Table 5

Cryptococcosis occurring on treated sarcoidosis vs. de novo cryptococcosis or occurring on untreated sarcoidosis (group ‘untreated’ n = 6)

 Treated, n (%) Untreated, n (%) P-value 
Number of patients 12  
Sex    
    Male 9 (75) 4 (67) 
Neurosarcoidosis 5 (42) 0 (0) 0.114 
Cardiac disease 2 (17) 1 (17) 
LTCD4 rate per mm3 121 152 0.792 
 Treated, n (%) Untreated, n (%) P-value 
Number of patients 12  
Sex    
    Male 9 (75) 4 (67) 
Neurosarcoidosis 5 (42) 0 (0) 0.114 
Cardiac disease 2 (17) 1 (17) 
LTCD4 rate per mm3 121 152 0.792 

Cryptococcosis

Signs and symptoms

Among the 18 patients, 13 (72%) had a CNS fungal involvement, 4 (22%) had skin or soft tissue, 3 (17%) had bone or joint, 2 (11%) had hepatic and 1 (6%) had pulmonary cryptococcal infection. Four patients (22%) had disseminated cryptococcosis defined as two non-contiguous body sites infected. Four patients had localized infection, as skin (n = 2), liver (n = 1) and myositis (n = 1) (Table 6).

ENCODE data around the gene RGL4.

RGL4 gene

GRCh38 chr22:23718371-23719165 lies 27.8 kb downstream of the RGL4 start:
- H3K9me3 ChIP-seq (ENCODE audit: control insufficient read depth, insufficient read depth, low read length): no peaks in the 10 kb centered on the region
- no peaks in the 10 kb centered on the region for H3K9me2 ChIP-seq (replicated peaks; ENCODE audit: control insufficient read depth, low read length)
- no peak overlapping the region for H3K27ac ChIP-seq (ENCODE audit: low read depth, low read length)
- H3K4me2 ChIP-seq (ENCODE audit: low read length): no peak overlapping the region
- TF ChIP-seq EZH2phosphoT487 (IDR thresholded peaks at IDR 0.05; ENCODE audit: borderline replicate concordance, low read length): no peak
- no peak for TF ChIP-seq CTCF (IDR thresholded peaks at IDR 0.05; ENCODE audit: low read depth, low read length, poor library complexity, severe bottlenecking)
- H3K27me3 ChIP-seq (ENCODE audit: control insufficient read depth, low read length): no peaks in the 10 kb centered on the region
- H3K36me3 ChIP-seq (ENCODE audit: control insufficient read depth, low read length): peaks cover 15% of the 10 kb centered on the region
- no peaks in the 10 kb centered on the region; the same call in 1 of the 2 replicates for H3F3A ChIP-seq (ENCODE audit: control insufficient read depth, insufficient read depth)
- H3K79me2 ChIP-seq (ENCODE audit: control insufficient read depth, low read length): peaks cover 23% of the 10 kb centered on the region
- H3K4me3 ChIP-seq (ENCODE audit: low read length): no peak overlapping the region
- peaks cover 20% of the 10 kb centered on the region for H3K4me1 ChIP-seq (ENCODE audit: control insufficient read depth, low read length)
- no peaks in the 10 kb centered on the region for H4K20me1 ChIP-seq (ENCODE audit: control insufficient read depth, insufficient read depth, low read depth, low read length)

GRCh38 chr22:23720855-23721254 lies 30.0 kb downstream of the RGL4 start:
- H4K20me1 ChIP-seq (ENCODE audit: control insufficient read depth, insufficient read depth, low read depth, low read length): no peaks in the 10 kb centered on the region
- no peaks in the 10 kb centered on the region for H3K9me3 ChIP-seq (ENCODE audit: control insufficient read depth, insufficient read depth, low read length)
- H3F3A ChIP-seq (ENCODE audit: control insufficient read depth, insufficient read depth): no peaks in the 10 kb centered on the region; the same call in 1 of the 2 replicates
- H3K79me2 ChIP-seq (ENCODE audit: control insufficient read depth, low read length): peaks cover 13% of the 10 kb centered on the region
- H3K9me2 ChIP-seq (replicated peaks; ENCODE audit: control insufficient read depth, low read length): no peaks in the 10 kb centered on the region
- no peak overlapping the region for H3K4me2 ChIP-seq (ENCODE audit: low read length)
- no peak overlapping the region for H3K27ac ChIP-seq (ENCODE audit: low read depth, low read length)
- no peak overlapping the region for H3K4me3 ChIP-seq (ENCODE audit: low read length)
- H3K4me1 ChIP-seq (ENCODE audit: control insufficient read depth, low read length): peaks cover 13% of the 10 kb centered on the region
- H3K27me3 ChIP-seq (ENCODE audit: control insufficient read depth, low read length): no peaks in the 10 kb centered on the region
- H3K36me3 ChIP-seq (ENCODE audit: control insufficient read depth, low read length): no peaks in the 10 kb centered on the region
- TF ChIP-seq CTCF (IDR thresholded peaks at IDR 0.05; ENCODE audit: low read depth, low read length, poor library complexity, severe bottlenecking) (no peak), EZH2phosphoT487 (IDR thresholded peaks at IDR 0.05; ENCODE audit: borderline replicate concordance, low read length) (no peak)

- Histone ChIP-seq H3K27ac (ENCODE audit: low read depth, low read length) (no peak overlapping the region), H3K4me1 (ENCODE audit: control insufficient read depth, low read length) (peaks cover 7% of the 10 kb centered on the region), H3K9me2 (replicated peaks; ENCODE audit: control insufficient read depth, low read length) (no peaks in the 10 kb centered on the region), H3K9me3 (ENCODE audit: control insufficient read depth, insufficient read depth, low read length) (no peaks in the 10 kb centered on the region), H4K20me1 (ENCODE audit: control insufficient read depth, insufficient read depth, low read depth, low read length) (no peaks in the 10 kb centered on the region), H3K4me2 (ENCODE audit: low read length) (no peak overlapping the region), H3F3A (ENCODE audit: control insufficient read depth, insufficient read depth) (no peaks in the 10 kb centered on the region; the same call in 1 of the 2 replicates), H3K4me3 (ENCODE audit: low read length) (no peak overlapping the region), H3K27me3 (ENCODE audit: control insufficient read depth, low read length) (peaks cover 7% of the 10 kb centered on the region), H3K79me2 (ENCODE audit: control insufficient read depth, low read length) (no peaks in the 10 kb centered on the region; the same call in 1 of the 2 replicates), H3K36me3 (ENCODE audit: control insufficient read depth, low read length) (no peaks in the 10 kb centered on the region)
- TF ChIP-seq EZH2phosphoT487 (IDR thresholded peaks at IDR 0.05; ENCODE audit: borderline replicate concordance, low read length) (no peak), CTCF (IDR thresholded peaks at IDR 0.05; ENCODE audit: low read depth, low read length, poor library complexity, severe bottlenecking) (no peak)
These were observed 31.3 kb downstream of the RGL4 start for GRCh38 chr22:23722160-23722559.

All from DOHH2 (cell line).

Table 6

Description of characteristics of cryptococcosis for 18 patients with sarcoidosis

 Yes, n (%) No, n (%) 
Clinics   
    Sudden onset 6 (33) 12 (67) 
    Fever >38°C 12 (67) 6 (33) 
Samples   
    Fungemia (available for 11) 3 (27) 8 (73) 
    Serum C. neoformans antigen 12 (676 (33) 
    Muscular abscess 1 (6) 17 (94) 
    Skin biopsy 2 (11) 16 (89) 
    Myelogram 1 (6) 17 (94) 
Cryptococcal localization   
    Extra-meningeal 8 (44) 10 (55) 
    CNS disease 13 (72) 5 (28) 
    Disseminateda 4 (2214 (78) 
Treatment of cryptococcosis   
    Intensive care hospitalization 3 (17) 15 (83) 
    Clinical cure at week 2 9 (50) 9 (50)